Mazurek's Financials: A Sloppy Illegal Mess

by / Jul. 22, 2016 5am EST

Democratic candidate for the 143th Assembly District, Kristy Mazurek, filed her campaign financials almost a week too late. Neither she nor her campaign offered a credible excuse for this delay, which is evidence either of design or negligence. 

You may recall that this person is a cooperating witness into a wide state and federal probe into disgraced political operative Steve Pigeon’s dealings over the years.  This particular Assembly district has seen its last two representatives leave office in a prurient disgrace, and it’s safe to say that ethics and public integrity in Albany are big issues for voters this year. 

The campaign finance illegality of Mazurek’s zombie committee, the “WNY Progressive Caucus” (AwfulPAC), has been well-documented, and it’s safe to say that its record of impropriety was not by accident, but by design. It was set up as the 2013 iteraton of the perennial Pigeoning effort; a shady conduit for Pigeon’s dirty money to be funnelled, sub rosa when possible, against candidates endorsed by Democratic Headquarters. It was the point of entry for the May 2015 Preetsmas raids which led to the MIchalek conviction, the Pigeon indictment, and whatever more might come down that pike. 

Being targeted and interrogated by state and federal law enforcement is enough to spook anyone into modifying their behavior, right? As far as anyone knows, Mazurek remains the treasurer of AwfulPAC. Is it proper or legal for a current candidate for office to also be in charge of a disgraced zombie PAC? 

Let’s take a look at the Mazurek campaign’s filings. 

It bears mentioning here that Mazurek did not set up her campaign committee with the state until July 14th — the day before the first financial disclosure came due. This is illegal. Almost all of it is illegal. 

Election Law §14-100(7) states that you’ve become a candidate when you start circulating nominating petitions or receive contributions/spend money in furtherance of your candidacy. A “contribution” can be anything of value, under Election Law §14-100(9). 

Mazurek started campaigning over a month before she filed as a candidate with the Board of Election. She received and spent money even though she hadn’t registered herself or her committee. She announced her candidacy on Facebook on May 26th,

and held a campaign kick-off at a bar on June 8th.

She is seen in photographs circulating petitions and handing out palm cards as early as June 20th. She is seen in images on Facebook marching in a July 4th parade with a banner, campaign shirts, and other items. 

Mazurek herself began collecting petition signatures on June 7th, and it appears from the BOE filings that Frank Max’s Progressive Democrats of WNY paid people to circulate petitions on her behalf in June and July. Shouldn’t her campaign disclose that spending on her behalf as an in-kind contribution? How does a campaign allow another committee to circulate petitions without coordination?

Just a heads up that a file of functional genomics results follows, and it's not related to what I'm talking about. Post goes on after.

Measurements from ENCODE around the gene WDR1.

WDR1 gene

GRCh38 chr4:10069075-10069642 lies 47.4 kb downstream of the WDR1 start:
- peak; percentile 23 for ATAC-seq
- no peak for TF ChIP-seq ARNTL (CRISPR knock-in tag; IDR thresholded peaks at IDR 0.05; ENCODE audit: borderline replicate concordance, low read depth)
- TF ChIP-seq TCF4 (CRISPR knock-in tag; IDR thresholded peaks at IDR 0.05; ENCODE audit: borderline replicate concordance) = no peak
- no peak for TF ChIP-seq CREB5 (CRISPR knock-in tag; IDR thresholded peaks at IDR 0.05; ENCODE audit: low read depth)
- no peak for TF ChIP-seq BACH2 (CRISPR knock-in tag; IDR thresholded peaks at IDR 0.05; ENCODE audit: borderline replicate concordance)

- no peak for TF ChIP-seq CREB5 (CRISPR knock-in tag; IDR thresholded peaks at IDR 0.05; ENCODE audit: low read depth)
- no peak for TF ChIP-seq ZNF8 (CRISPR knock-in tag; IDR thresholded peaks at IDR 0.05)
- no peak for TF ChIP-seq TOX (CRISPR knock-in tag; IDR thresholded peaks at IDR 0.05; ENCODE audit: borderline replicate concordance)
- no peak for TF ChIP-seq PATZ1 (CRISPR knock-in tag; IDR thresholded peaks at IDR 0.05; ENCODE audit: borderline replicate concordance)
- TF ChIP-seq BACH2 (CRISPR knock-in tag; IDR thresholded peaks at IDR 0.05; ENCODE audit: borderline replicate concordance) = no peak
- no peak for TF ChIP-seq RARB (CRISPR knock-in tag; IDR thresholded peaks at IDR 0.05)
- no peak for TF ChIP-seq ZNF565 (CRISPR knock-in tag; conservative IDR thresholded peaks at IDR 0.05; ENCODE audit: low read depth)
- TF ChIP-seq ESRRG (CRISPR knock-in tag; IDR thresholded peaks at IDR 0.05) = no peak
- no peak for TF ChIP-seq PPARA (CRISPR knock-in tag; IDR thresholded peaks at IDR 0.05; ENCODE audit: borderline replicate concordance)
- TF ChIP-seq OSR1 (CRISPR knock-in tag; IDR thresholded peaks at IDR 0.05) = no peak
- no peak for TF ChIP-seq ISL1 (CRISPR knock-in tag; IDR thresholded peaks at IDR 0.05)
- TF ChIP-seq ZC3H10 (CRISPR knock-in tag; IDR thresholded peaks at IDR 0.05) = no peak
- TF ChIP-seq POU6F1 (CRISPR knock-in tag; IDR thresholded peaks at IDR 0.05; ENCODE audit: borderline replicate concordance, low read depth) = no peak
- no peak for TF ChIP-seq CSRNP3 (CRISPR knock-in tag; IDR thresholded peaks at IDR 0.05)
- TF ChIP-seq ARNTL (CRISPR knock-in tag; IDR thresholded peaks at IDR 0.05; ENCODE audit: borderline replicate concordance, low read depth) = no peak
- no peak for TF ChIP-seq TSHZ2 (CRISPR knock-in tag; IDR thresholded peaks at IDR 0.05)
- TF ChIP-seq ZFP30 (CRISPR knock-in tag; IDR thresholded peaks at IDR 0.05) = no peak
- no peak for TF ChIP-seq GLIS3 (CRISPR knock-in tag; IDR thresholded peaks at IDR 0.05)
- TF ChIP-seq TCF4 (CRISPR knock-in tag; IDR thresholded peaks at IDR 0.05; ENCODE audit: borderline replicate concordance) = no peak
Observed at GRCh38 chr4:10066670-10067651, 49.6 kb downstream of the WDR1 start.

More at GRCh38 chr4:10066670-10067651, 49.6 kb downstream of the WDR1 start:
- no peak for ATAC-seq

So, Mazurek has been an active candidate since late May/early June, but didn’t file until July 14th. The image above shows that she collected money from people for a non-existent candidacy in violation of Election Law §14-118(1), which requires that, “No officer, member or agent of any political committee shall receive any receipt, transfer or contribution, or make any expenditure or incur any liability until the committee shall have chosen a treasurer and depository and filed their names in accordance with this subdivision.”

So, it’s perhaps no accident that Mazurek failed and refused to file her financial disclosures until they were five days late — after Democratic Headquarters and the media began asking questions. She received the contributions shown above, but also reported these pre-July 14th in-kind contributions: 

And expenses: 

These, too, are illegal. 

Election Law §4-118 states that “no candidate, political committee, or agent thereof may receive from any one person an aggregate amount greater than one hundred dollars except in the form of a check, draft or other instrument payable to the candidate, political committee or treasurer and signed or endorsed by the donor … .” But Mazurek reveals cash contributions in excess of the $100 limit from her father and her campaign manager. She also paid $500 cash to a band to play for her during the July 4th parade.  Under EL §14-118, “no candidate or political committee shall expend an amount in excess of one hundred dollars except by check drawn on the depository and signed by the candidate or person authorized to sign checks by him or in the case of a political committee, the treasurer or a person authorized to sign checks by him.”  

Two late filings. Seven line items; four of them apparently illegal. Hundreds in petition expenses not disclosed. In this scandal-plagued district, in this scandal-plagued state, this is fundamentally irresponsible.